This can give rise to considerable hardship. Let us take the case of a mother who is thinking of accumulating her family allowances after Christmas. Her son or daughter may be going to a grammar school or secondary modern school in September, and a new uniform may be required. So she decides to accumulate her family allowances between Christmas and, say, September. She then goes to cash the whole lot at the beginning of September in order to receive a nice lump sum to pay for the uniform, but she discovers that all those allowances which were due to be paid in January and February are out of time, and that try as she may she will have to forfeit those amounts altogether.

A similar regulation applies to postal drafts received from the Ministry. A postal draft in relation to sickness benefits may have been claimed. The title to that benefit will have been investigated and agreed by the Ministry and when that postal draft is sent out it is agreed that the person to whom it is sent has a right to the sum on the face of the draft. There is no difficulty about investigating that part of the transaction again.

The draft may then be put in a drawer, because somebody is ill in the house, and may be forgotten for six months Many other types of drafts cannot be cashed after six months, but title to the sums on the faces of those drafts is not lost. But if a person with a postal draft for sickness benefit goes to the Ministry and says, “Please will you replace this draft with another for the same amount?” he learns for the first time that there is an absolute bar of six months to that benefit. If the draft has not been cashed, it is not only that instrument which is non-encashable, it is the title to the benefit which has disappeared. Once or twice, towards the end of my time in the Ministry, I made inquiries about this, and there was always some reason why we should not extend the period. Nevertheless, I am anxious that the National Insurance Advisory Committee should now look at this problem again. [column 858]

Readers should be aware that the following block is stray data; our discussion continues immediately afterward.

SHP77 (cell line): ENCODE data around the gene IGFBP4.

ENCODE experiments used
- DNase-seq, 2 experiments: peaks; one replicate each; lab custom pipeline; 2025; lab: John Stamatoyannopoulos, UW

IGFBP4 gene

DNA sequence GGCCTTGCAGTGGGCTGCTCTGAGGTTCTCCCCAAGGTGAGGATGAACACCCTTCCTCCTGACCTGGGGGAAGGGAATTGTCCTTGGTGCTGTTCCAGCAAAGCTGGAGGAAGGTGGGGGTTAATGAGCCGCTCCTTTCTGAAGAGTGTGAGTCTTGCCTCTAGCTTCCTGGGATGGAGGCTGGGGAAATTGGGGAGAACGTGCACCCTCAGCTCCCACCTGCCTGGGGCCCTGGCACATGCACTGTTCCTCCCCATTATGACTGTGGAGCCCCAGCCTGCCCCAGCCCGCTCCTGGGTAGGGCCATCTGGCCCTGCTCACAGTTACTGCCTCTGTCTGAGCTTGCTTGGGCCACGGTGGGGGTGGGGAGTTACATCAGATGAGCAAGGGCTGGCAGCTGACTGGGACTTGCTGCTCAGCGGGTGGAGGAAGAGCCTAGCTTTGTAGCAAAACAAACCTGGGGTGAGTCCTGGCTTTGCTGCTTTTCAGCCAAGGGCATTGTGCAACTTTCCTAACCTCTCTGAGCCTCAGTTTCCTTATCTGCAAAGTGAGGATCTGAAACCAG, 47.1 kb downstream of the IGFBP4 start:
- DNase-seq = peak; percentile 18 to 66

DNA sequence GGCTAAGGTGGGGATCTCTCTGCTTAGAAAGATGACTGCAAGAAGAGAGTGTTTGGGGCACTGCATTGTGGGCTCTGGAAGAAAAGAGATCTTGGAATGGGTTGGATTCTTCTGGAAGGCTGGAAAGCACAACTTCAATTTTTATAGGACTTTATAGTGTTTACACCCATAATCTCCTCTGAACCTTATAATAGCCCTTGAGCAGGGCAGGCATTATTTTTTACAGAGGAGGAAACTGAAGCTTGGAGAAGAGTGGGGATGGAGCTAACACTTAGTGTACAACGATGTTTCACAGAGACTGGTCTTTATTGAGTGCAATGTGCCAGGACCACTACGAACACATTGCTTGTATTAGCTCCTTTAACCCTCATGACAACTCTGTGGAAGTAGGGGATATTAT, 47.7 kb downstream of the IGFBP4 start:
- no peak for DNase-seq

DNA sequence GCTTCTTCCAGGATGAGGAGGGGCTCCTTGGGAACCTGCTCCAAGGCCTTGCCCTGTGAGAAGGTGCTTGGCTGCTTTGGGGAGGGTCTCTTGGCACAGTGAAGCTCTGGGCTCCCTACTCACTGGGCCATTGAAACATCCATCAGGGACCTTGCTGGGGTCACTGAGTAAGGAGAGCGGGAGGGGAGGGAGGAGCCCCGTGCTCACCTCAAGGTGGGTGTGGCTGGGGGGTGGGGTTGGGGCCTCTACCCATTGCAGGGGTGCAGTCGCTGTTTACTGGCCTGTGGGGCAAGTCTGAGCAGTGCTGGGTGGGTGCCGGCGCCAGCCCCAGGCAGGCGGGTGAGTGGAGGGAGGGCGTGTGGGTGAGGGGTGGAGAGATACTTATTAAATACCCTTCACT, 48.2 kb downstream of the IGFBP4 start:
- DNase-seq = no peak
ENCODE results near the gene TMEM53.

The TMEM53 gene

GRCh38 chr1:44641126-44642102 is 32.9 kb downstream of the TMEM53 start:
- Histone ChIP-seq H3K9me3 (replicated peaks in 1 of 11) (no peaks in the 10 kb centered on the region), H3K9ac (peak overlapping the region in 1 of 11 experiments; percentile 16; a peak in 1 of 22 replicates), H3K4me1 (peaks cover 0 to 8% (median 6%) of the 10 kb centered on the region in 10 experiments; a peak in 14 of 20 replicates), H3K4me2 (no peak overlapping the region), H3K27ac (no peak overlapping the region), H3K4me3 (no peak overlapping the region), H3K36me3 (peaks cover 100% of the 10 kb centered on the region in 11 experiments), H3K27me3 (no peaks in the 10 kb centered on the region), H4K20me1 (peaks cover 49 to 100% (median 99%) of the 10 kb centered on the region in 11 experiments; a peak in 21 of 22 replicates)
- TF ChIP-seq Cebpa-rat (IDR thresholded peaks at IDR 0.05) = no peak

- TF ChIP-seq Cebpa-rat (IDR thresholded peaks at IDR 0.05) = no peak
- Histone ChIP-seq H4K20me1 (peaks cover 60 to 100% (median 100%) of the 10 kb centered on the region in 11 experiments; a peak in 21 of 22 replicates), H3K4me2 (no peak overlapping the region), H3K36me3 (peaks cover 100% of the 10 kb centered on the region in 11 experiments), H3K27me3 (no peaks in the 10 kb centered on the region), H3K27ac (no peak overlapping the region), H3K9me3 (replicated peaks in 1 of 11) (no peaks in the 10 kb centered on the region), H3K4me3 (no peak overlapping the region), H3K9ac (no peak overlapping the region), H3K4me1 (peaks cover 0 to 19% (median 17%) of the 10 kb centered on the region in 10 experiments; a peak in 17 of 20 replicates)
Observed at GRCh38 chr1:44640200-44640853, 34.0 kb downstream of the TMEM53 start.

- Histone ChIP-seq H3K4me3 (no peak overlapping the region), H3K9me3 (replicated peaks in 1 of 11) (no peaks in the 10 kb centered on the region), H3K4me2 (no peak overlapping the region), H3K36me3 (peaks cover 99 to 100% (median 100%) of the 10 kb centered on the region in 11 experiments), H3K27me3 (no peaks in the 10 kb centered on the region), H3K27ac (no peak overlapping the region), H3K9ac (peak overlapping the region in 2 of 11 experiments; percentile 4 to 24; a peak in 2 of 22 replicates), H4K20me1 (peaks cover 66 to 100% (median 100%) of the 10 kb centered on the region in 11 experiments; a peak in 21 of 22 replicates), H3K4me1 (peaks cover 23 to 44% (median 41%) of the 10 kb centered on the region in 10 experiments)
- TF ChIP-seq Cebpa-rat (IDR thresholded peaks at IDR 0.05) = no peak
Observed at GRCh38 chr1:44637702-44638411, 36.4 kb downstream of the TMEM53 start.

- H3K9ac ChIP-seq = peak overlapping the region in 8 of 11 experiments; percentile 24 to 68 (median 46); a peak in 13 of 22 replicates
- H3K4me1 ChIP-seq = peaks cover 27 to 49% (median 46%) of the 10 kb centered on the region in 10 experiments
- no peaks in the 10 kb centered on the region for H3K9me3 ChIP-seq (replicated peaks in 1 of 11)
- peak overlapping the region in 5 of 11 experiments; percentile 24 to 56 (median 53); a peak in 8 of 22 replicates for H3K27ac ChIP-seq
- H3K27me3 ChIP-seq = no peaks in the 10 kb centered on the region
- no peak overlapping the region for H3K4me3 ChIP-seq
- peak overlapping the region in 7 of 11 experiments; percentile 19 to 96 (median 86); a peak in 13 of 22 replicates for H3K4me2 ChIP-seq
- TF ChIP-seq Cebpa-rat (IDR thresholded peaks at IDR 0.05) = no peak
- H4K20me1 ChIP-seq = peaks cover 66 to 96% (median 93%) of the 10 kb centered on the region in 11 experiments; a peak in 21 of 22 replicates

I understand that the main problems remaining are administrative and that, once the period of title is prolonged, the Ministry would have to keep so many forms and orders that they would need far more extensive storage space. Nevertheless, to a lawyer who is used to dealing with claims and with evidence which may relate to matters which happened up to six years back, the period of six months seems very short indeed. It is said with regard to the orders which appear in books—where one has a book, which usually lasts for a year—that when one signs that order one signs that certain conditions have been fulfilled, that one has not been in hospital, for example, or that one's earnings were not more than a certain amount.

A part of the reason why it is said that the period of the claim could not be extended is that it would be difficult for a person to remember what happened as far back as six months or longer than six months, and difficult for the Ministry to investigate. As a lawyer, one remembers many occasions in court when evidence is given about an accident which took place two or three or even four years before the court action. Witnesses have no difficulty in recalling the facts of the case.